OpEd: I am tired of complaints about the cost of fighting wildfires

Firefighting and warfighting are both expensive

Whoopup Fire, Wyoming 2011

Above: Whoopup Fire, Wyoming, 2011

(This was first published on Fire Aviation)

The large air tankers on exclusive use contracts have been cut this year from 20 to 13. In 2002 there were 44. This is a 73 percent reduction in the last 16 years.

No scooping air tankers are on exclusive use contracts this year.

The large Type 1 helicopters were cut last year from 34 to 28 and that reduction remains in effect this year.

Some say we need to reduce the cost of fighting wildfires. At first glance the above cuts may seem to accomplish that. But failing to engage in a quick, aggressive initial attack on small fires by using overwhelming force from both the air and the ground, can allow a 10-acre fire to become a megafire, ultimately costing many millions of dollars. CAL FIRE gets this. The federal government does not.

Meanwhile the United States spends trillions of dollars on adventures on the other side of the world while the defense of our homeland against the increasing number of acres burned in wildfires is being virtually ignored by the Administration and Congress. A former military pilot told me this week that just one sortie by a military plane on the other side of the world can cost millions of dollars when the cost of the weapons used is included. The military industrial complex has hundreds of dedicated, aggressive, well-funded lobbyists giving millions to our elected officials. Any pressure on politicians to better defend our country from wildfires on our own soil is very small by comparison.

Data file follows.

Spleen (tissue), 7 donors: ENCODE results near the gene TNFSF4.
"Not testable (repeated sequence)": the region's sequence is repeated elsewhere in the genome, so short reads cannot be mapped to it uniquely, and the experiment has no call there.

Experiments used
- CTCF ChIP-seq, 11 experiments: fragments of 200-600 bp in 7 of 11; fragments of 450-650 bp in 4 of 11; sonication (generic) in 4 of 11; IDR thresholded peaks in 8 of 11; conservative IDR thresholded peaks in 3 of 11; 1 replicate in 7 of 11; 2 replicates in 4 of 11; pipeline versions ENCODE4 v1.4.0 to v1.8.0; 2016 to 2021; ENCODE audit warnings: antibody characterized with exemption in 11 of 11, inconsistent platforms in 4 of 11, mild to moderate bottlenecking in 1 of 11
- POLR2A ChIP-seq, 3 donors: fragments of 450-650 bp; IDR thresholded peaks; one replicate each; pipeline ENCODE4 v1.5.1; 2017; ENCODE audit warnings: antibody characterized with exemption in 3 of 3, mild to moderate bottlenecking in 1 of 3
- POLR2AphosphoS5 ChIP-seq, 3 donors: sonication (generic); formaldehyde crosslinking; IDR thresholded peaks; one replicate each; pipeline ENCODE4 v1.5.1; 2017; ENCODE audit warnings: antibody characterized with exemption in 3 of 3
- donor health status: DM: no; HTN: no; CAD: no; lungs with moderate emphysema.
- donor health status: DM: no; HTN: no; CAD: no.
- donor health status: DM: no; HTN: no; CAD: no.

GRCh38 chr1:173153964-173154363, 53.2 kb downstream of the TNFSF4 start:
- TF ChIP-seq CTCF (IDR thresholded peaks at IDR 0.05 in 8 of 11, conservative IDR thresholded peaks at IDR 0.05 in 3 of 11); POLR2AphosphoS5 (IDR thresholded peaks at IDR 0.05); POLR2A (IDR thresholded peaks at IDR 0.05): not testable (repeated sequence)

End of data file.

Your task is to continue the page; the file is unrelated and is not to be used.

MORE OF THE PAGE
I am tired of people wringing their hands about the cost of wildfires.

You can’t fight fire on the cheap — firefighting and warfighting are both expensive. What we’re spending in the United States on the defense of our homeland is a very small fraction of what it costs to blow up stuff in countries that many Americans can’t find on a map.

Government officials and politicians who complain about the cost need to stop talking and fix the problem. The primary issue that leads to the whining is that in busy years we rob Peter to pay Paul — taking money from unrelated accounts to pay for emergency fire suppression. This can create chaos in those other functions such as fire prevention and reducing fuels that make fires difficult to control. Congress needs to create the “fire funding fix” that has been talked about for many years — a completely separate account for fires. Appropriately and adequately funding fire suppression and rebuilding the aerial firefighting fleet should be high priorities for the Administration and Congress.

Maybe we need some teenagers to take on this issue!

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Author: Bill Gabbert

After working full time in wildland fire for 33 years, he continues to learn, and strives to be a Student of Fire.

10 thoughts on “OpEd: I am tired of complaints about the cost of fighting wildfires”

  1. Fire is not the enemy.
    In most places, you might as well fight a war against dust devils or starlings.
    Millions spent (and dozens of lives lost) suppressing fires that are (mainly) doing good work for the forests, all so we can have worse fires later? This is absurd. We know better. We’ve known better for half a century.